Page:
Gorilla Manor was released in February 2010 on Frenchkiss Records in the US. It is Los Angeles’ Local Natives first album. It was produced by Raymond Richards and the band themselves. The album was named after the band’s house in Orange County.
As debut albums go, this set of tunes is nothing to pout about. If nothing else, Gorilla Manor is tight as a drum. The band members know how to play together, and it certainly shows. The tracks are lush and colorful, with a lot to hear, and it’s all right there for the hearing. By that I mean you don’t have to slap on a 200 dollar pair of headphones to hear everything they want you to hear, all the while not being sparse or too simple.
The vocal harmonies on Gorilla Manor are the best I’ve heard since Fleet Foxes’ self-titled debut LP. If you’ve heard that gem, you know that’s saying a hell of a lot. (If you haven’t heard it, please just go ahead and hear it. Right now! Run!) These harmonies are made up of some stunningly emotional lyrics. On “Airplanes”, words to a mother who has, as it seems, passed away when the subject was a young boy “It sounds like we would have had a great deal to say to each other/I’d bet when I leave my body for the sky the wait will be worth it.” The beauty of the vocals and lyrics is accompanied by striking string arrangements, stellar percussion, and a kick-ass album cover.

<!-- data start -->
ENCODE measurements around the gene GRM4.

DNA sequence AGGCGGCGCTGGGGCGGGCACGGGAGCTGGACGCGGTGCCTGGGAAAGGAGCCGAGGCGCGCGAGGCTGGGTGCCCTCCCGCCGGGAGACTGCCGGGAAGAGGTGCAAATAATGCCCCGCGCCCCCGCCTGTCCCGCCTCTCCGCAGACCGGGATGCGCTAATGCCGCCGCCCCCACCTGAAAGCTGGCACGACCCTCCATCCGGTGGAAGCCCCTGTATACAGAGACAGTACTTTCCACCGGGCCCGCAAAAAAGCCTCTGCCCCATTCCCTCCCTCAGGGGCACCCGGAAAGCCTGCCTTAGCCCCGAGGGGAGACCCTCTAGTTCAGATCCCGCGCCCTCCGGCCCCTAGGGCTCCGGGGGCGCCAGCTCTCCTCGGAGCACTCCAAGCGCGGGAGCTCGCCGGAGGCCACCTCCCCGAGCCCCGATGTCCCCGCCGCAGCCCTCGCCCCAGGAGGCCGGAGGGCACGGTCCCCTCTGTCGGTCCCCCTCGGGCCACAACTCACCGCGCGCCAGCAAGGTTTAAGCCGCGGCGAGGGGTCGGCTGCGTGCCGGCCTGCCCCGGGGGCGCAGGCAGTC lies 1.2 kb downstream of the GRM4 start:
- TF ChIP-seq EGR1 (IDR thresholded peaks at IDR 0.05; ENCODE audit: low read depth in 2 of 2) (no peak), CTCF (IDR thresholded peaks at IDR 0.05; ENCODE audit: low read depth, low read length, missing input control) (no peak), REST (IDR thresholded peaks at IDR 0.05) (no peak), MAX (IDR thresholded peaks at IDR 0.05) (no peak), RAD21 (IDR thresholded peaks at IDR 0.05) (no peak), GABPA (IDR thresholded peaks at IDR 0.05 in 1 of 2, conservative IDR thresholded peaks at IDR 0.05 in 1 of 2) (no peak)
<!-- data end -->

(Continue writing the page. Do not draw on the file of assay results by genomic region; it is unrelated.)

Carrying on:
One of my few gripes on this album is the brilliant selection of a cover in “Warning Sign” by the Talking Heads. I was thrilled to hear it, but the execution was somewhat disappointing. Though there were pretty interesting vocal adjustments, not much was changed musically. You might as well have taken Jerry Harrison’s guitar track from the original cut and used it directly in the cover. I like to hear artists take more liberties with their covers, a la Joe Cocker’s “A Little Help From My Friends”, or any Joe Cocker cover for that matter.
That set aside, I can’t wait to hear what Local Natives have to offer in the future. Gorilla Manor is a firm foundation that is begging to be built upon. Their future is a skyscraper I’m sure.